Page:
Counseling Center debuts new ‘robust’ online self-help tool

A new self-help program put in place by the Counseling Center this spring could help students excel in their academics.

This new program known as Therapy Assisted Online (TAO) has been in use by other institutions since 2014 but has just been added to the under the Counseling Center subsection. This program is the Counseling Center’s first comprehensive and easy to use self-help online program.

Programs like TAO have previously existed on the My BW website with programs such as a guided meditations, self-assessments tools, and mental health awareness tools, as well as resources for self-help. The problem with this is that each program fulfilled one small task such as meditation exercises or links to self-help information and were not one comprehensive program.

“One of the strengths of TAO is just how robust it is” says Timothy Hall, the assistant director of Outreach and Prevention at the Counseling Center.

TAO provides tools and guides for stress management, mindfulness, problem-solving, relationship skills and strategies to help develop more helpful thinking patterns. Unfortunately, because all these programs have been “tuckedinto” the My BW site, and many students do not know that these resources are available to them.

“Typically, the way that I’ve noticed that it works is we recommend [the programs] to students” says Hall.

Since the implementation of TAO onto My BW, however, The Counseling Center has been advertising the new program adamantly so that these advertisements may open the eyes of students who have never considered any self-help resource.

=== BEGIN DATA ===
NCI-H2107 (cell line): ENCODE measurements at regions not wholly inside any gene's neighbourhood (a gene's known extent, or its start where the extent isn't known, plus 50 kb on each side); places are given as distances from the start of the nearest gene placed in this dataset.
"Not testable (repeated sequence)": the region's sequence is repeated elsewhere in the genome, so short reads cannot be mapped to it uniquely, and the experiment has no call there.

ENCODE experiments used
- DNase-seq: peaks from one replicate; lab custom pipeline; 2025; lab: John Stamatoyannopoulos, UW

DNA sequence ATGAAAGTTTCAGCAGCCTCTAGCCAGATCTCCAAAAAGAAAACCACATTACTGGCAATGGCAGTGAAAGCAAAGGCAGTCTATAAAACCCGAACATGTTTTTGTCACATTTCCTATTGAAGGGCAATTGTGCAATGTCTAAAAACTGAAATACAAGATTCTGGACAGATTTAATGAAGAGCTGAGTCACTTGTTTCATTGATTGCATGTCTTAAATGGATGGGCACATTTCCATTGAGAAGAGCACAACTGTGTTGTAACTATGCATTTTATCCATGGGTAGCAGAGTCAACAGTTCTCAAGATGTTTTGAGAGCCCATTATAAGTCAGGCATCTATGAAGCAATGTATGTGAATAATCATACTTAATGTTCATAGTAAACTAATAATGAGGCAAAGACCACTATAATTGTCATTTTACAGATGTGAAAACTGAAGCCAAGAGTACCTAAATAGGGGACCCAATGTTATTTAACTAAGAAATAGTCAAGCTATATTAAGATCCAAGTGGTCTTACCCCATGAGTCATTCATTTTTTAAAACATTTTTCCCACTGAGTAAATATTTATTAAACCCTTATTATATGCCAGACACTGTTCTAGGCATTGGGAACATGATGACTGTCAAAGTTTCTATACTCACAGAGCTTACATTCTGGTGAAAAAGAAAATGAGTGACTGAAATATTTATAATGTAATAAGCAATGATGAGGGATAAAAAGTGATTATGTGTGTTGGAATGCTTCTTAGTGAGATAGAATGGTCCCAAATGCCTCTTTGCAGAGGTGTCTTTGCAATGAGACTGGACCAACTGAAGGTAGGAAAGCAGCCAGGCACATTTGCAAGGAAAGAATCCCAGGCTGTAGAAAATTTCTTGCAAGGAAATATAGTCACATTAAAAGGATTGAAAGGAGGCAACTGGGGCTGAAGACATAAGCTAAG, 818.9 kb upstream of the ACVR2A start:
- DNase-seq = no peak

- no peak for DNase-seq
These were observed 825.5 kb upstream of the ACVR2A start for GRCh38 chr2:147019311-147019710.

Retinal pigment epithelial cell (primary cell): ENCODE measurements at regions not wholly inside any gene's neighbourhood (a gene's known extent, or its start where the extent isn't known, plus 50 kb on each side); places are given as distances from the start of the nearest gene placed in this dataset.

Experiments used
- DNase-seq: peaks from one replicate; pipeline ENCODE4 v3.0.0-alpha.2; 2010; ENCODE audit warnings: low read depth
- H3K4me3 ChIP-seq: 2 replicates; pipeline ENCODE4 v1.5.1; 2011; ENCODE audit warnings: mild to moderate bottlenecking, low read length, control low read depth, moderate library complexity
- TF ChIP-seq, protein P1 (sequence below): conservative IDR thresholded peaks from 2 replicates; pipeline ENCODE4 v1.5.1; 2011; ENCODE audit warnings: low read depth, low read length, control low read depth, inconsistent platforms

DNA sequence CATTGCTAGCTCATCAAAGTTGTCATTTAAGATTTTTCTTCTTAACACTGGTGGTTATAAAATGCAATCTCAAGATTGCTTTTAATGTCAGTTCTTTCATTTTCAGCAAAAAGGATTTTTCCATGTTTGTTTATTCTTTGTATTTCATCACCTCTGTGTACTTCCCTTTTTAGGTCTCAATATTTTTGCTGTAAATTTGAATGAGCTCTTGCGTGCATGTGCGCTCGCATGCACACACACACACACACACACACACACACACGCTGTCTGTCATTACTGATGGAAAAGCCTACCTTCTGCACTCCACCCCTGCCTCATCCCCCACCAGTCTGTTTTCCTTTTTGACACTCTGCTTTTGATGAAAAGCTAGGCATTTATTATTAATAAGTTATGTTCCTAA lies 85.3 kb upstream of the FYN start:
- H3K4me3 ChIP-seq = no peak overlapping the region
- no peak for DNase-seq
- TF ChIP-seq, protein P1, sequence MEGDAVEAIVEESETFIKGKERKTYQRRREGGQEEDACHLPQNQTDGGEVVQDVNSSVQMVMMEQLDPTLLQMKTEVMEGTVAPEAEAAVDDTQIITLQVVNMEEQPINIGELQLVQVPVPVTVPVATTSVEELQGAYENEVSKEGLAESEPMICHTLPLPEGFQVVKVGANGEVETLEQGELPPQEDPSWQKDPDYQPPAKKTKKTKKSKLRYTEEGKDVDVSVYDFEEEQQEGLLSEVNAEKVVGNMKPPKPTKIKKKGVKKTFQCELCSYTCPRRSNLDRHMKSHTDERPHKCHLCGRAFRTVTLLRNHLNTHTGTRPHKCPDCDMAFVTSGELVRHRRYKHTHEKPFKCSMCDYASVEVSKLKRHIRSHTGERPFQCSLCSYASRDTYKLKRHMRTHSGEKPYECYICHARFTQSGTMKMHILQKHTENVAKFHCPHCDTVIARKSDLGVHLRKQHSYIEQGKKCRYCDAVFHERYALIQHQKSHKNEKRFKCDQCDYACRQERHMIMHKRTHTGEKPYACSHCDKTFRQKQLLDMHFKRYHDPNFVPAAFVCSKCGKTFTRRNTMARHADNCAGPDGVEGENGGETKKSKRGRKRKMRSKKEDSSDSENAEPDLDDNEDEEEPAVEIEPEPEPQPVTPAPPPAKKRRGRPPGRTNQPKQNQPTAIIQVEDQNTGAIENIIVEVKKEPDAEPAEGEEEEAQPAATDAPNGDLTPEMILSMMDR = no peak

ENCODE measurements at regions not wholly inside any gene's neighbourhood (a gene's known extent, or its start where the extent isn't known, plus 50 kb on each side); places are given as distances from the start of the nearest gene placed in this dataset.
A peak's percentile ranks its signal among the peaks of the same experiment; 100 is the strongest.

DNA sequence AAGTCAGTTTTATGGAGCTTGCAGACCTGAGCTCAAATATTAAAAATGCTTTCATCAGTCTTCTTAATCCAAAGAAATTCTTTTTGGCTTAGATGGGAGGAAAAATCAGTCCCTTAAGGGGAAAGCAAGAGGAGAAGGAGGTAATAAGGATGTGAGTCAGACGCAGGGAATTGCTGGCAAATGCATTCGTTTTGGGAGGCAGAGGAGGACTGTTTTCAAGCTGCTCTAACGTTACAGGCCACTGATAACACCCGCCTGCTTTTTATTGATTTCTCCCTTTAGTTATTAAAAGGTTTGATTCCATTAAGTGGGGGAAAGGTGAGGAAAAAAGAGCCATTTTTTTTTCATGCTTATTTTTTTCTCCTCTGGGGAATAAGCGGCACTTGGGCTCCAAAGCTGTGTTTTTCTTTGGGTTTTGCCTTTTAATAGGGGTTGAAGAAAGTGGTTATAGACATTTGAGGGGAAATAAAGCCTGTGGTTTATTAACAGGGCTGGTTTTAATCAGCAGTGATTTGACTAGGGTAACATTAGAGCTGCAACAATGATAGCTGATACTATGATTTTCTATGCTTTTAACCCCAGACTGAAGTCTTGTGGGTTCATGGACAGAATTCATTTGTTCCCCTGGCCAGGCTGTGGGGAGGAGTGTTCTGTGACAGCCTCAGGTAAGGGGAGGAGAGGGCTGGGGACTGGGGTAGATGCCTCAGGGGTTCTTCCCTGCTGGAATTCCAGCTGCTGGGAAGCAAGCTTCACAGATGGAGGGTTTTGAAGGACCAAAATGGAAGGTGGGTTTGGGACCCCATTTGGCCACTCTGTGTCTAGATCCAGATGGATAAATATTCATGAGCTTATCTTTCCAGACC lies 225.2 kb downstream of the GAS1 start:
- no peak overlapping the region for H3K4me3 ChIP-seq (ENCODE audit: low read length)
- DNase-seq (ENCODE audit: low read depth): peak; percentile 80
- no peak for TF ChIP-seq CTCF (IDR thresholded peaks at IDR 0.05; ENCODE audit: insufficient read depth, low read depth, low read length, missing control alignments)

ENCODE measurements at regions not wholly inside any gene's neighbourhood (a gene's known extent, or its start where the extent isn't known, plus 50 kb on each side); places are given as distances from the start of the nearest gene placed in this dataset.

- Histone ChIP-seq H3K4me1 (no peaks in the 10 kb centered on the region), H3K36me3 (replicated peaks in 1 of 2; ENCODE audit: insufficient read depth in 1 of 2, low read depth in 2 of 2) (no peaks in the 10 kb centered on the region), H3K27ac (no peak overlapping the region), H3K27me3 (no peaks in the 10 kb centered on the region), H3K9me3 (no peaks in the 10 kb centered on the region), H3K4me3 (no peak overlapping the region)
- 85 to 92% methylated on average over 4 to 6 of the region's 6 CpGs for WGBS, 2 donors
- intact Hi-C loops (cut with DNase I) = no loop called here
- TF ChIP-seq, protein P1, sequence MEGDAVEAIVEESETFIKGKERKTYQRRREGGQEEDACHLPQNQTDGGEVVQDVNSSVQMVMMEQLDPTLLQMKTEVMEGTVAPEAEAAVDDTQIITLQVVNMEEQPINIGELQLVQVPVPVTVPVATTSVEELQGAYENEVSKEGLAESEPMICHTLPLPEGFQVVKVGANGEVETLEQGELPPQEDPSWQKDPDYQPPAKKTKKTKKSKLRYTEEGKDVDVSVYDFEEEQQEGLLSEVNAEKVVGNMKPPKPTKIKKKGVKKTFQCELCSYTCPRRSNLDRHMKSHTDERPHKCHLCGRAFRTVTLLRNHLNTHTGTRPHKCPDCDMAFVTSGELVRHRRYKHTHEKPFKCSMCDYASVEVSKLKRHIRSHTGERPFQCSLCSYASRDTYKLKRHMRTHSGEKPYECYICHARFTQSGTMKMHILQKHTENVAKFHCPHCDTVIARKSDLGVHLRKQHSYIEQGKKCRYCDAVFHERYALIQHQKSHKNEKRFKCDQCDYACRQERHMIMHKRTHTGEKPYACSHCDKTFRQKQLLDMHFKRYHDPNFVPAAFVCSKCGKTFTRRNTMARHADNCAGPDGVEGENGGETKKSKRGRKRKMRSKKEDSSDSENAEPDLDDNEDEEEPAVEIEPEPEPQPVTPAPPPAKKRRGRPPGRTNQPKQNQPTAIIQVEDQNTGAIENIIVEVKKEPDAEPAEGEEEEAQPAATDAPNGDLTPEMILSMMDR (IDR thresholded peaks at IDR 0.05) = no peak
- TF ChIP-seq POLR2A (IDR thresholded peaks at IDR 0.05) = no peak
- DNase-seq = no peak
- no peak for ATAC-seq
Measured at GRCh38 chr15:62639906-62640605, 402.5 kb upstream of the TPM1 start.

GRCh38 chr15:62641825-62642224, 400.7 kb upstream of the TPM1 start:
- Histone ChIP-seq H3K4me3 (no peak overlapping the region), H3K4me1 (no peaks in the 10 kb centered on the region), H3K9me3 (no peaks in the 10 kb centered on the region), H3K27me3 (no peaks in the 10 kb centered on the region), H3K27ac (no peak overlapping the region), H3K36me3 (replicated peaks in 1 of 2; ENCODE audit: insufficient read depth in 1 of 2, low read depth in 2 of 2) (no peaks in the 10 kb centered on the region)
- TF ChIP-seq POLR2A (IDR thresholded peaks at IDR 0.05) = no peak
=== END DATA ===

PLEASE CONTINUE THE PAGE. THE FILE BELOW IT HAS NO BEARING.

Hall says that the “promotion of health and wellbeing across all dimensions” is a goal for the Counseling Center on BW’s campus.

According to Hall, using TAO as an easily accessible module will hopefully benefit students greatly. Beyond the use by students who are familiar with the counseling center or have ever used a self-help program, TAO can be a resource for those in stressful situations.

College students often feel wiped out and stressed by their school work. TAO is built to help provide “the skill set to know how to cope with stress “effectively” as well as “how to identify when stress might be getting out of hand,” said Hall.

Notably, TAO provides unique modules that suit different types of stress that students may receive.

“They get the help tailored to what their experience is,” said Hall.

By using a program that applies directly to a student’s biggest stress source this program is much more effective than a generalized stress management presentation or workshop.

“If you’re not feeling well personally, that’s absolutely going to affect your performance in the classroom academically,” he said.

Hall made it clear that the notion that a program like this is only for those seeking substantial mental health help is false. The TAO program is a resource for any student who feels that they could use help facilitating their thoughts. Unhealthy or stressful thoughts can easily bleed into a student’s academic work and cause poor performance.

As Karen Heft, secretary and office manager at the Counseling Center, said, “This program is a great opportunity for students.”

Any students who are overwhelmed with stress, want to improve their problem-solving skills, more generally wish to adopt better-thinking behavior, or are worried about their academic performance are encouraged to seek out the newly implemented TAO program on